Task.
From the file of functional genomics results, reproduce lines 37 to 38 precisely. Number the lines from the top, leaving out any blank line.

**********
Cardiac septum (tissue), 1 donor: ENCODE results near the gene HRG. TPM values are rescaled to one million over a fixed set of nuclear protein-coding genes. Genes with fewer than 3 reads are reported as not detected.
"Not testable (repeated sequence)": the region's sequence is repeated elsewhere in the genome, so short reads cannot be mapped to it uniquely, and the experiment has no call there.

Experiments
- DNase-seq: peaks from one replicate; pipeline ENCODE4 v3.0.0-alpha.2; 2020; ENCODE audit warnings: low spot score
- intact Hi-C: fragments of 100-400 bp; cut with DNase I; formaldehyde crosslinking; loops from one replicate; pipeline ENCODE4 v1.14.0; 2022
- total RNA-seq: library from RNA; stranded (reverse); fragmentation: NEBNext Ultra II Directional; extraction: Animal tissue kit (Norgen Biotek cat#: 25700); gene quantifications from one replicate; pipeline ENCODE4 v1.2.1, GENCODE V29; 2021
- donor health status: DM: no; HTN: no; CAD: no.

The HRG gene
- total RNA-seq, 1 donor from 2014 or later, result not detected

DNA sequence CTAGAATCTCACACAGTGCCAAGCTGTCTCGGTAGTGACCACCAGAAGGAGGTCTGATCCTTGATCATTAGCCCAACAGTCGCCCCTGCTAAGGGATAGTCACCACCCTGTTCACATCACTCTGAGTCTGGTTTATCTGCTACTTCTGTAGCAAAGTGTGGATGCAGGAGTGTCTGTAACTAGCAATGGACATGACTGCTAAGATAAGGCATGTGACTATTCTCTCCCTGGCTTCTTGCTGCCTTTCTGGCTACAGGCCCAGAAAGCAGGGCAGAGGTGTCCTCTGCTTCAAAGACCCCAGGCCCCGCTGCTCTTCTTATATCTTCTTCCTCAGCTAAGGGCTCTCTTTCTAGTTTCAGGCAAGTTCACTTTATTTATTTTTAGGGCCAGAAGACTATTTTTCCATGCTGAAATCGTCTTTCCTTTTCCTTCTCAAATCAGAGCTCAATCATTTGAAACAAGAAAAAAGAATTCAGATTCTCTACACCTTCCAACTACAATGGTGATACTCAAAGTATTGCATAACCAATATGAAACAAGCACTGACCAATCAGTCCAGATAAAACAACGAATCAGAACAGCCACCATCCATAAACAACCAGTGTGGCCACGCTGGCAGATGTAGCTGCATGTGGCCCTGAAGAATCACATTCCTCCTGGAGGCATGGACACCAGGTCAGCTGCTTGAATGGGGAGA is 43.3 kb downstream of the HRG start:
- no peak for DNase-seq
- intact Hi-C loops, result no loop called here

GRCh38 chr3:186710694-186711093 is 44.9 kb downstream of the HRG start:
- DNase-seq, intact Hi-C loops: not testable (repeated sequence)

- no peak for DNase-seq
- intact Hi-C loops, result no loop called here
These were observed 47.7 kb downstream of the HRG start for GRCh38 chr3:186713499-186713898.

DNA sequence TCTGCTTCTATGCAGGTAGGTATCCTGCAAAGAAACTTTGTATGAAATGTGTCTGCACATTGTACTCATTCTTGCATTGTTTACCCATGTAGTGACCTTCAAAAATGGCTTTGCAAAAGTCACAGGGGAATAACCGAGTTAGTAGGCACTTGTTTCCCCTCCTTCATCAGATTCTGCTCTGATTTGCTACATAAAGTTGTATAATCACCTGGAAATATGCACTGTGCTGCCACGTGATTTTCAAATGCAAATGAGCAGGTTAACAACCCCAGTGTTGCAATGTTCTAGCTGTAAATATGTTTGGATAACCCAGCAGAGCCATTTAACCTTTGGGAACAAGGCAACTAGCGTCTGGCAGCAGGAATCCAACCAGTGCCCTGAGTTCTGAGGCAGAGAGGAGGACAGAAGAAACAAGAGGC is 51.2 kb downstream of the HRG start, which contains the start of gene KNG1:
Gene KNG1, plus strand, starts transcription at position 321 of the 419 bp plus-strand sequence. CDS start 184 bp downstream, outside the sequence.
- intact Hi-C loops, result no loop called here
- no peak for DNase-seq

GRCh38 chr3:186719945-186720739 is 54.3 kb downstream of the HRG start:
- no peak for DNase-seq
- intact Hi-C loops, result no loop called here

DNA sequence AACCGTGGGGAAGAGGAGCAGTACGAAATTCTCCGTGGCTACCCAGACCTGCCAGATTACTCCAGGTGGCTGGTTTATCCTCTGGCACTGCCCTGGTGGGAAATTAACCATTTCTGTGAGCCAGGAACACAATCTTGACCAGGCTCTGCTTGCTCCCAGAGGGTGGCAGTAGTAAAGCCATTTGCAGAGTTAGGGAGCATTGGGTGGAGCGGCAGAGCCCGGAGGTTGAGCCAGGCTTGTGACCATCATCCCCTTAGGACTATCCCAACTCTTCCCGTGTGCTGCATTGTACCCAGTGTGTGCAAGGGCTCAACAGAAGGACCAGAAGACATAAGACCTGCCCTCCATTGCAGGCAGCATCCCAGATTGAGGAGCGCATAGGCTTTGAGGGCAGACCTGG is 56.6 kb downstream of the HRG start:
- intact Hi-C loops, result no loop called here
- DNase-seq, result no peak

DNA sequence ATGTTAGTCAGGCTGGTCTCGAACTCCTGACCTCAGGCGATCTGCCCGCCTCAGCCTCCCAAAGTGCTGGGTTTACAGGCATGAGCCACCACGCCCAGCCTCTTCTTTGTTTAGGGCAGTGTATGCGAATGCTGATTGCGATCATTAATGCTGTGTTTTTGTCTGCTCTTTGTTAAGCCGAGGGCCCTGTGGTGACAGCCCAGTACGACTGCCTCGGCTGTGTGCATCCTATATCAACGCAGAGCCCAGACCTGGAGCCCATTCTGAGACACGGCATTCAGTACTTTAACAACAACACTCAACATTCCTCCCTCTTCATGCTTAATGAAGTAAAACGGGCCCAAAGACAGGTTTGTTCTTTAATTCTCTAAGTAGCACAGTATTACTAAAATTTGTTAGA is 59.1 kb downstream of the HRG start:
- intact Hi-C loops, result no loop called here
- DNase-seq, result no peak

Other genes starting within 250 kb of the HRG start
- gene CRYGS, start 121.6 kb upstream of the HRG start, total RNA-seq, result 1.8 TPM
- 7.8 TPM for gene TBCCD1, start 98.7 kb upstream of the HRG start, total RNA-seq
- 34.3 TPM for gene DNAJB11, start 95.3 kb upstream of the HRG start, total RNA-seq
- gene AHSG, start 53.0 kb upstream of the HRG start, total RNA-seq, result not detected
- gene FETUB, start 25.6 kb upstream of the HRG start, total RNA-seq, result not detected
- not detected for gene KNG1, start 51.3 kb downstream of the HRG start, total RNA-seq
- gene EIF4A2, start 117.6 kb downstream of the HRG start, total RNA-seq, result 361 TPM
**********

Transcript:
- not detected for gene KNG1, start 51.3 kb downstream of the HRG start, total RNA-seq
- gene EIF4A2, start 117.6 kb downstream of the HRG start, total RNA-seq, result 361 TPM